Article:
Leaving Etosha and roadtripping for a week was not only an awesome camping trip, but an absolute blast because of our roadtrip crew. We had me, Steve, a city-girl from New York, and 2 australians that literally had beers in their hands from the moment they woke up. We had dance parties in the car despite barely fitting in the crew cab and squished all our stuff, food, and water for your week-long bush camping.
There is a river that feeds into the northern boundary of Etosha called Ekuma and we spent a night there capturing jackals surrounded by the receding riverbanks. It was so strange to see this abundance of water, both because Namibia is an extremely arid country, and also because it flows into the completely dry salt pan. Since there were so many water points, animals were scarce and we only ever saw a couple honey badgers and some antelope horns far off… and a jackal skull, but that doesn’t really count as an animal sighting.
The next night we camped in the dried out Ugaub river bed which only flows for a short time during the wet season. It has a sandy bottom so made tent pitching easy. It was another beautiful camping location, with the most amazing backdrop of a river path winding its way through big, red, boulders and rocky mountains. The next morning we decided to drive back to the main road by following the river bed west, but somehow made a full circle return to the same road we had been driving all along, but didnt realize that til we turned around, drove the riverbad back to our original camp site, and drove along the road just to see the same spot we thought was east of us.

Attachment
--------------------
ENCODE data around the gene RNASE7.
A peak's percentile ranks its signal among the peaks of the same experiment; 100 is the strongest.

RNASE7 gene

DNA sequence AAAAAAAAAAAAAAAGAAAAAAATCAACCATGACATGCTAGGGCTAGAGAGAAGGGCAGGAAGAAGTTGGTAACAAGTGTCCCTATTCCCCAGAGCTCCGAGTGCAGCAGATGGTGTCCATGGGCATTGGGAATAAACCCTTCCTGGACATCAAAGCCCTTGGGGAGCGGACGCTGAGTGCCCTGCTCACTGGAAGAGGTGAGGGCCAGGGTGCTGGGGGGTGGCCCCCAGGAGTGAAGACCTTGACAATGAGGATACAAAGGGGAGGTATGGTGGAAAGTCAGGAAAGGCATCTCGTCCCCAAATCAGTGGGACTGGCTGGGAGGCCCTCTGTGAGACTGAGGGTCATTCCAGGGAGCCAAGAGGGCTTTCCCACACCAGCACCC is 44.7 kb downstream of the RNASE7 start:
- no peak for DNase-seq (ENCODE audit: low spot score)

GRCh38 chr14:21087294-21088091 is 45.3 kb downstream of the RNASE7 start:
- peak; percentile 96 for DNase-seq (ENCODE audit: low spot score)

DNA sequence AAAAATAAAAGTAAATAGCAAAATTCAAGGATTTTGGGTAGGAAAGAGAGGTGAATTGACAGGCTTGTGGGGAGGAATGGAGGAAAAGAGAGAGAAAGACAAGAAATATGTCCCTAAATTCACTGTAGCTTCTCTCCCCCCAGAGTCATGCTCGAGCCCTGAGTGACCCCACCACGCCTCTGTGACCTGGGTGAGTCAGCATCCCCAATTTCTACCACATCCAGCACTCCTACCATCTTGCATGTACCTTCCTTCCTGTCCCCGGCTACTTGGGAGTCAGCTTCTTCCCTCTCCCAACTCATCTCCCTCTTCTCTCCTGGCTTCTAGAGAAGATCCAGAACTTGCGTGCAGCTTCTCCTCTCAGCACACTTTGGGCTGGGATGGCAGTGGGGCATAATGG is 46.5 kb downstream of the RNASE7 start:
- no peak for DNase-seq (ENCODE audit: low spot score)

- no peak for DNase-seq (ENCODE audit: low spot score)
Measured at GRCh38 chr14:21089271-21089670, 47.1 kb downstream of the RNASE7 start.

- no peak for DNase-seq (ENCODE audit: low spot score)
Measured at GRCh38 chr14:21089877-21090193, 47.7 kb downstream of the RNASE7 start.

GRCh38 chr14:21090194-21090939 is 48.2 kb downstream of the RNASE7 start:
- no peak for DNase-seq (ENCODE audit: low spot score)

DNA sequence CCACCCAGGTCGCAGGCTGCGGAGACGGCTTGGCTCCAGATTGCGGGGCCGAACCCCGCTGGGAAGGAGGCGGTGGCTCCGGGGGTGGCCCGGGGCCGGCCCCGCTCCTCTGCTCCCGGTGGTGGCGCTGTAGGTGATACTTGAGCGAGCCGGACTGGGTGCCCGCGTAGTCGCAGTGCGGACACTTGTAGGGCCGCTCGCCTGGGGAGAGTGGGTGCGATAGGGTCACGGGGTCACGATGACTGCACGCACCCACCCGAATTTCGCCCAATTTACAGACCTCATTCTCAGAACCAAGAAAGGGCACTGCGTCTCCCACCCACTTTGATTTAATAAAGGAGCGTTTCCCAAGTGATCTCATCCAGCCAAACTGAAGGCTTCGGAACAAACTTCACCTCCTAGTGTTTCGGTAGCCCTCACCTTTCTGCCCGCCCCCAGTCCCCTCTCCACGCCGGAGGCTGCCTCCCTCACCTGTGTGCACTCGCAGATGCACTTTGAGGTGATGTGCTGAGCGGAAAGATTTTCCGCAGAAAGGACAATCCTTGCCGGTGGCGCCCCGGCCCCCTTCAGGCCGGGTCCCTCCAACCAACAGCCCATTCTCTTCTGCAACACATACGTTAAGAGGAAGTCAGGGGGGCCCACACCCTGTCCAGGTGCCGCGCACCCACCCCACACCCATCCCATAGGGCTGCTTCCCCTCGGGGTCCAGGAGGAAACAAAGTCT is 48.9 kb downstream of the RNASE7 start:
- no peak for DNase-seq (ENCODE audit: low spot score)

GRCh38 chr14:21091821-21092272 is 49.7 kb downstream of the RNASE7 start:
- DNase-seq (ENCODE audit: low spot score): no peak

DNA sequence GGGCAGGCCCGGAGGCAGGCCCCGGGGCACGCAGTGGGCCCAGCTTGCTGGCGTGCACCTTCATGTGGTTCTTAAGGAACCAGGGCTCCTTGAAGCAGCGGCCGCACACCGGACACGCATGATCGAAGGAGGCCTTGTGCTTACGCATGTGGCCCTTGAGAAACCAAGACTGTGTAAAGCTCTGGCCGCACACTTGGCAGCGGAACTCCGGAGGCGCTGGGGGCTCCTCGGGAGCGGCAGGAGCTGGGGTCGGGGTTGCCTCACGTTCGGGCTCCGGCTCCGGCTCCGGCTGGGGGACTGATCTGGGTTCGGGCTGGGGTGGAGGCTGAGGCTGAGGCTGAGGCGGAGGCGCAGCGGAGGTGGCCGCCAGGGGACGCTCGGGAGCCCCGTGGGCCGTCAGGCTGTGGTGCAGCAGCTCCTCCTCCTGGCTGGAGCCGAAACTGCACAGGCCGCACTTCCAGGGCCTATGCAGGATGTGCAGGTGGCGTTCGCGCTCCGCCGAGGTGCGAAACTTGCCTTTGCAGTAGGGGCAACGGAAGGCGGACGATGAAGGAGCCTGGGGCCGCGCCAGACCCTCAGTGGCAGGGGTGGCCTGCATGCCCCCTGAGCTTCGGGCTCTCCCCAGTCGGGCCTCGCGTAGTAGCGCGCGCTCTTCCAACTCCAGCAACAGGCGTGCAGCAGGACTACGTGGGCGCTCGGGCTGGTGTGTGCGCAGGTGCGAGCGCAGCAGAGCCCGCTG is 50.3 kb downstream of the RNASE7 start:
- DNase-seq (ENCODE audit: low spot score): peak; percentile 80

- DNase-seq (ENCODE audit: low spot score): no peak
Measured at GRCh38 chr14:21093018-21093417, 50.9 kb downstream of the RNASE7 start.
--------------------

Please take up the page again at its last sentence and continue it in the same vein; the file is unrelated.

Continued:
It would have been annoying except it was just exciting to actually drive the hilux in low 4-wheel drive, although only Griffo managed to really manage with the deep sand.
In the afternoon we made it to a huge seal colony in Cape Cross on the skeleton coast, with thousands of seals just lying around moaning and playing and fighting… and pooing. They stank. But, they were very cute and entertaining, and I was so relieved to see and smell the ocean after my 6 weeks in dry Etosha.
As we drove south towards our next destination, Swakopund, we passed the spookiest ship wreck ever, just barely seeing the mast of it from the road in the thick fog. Along the way we could stop for a salt lick from raw blocks of salt being sold on the roadside, since a handful of salt factories were pretty much the only form of civilization we saw for our hours of driving along the Skeleton Coast.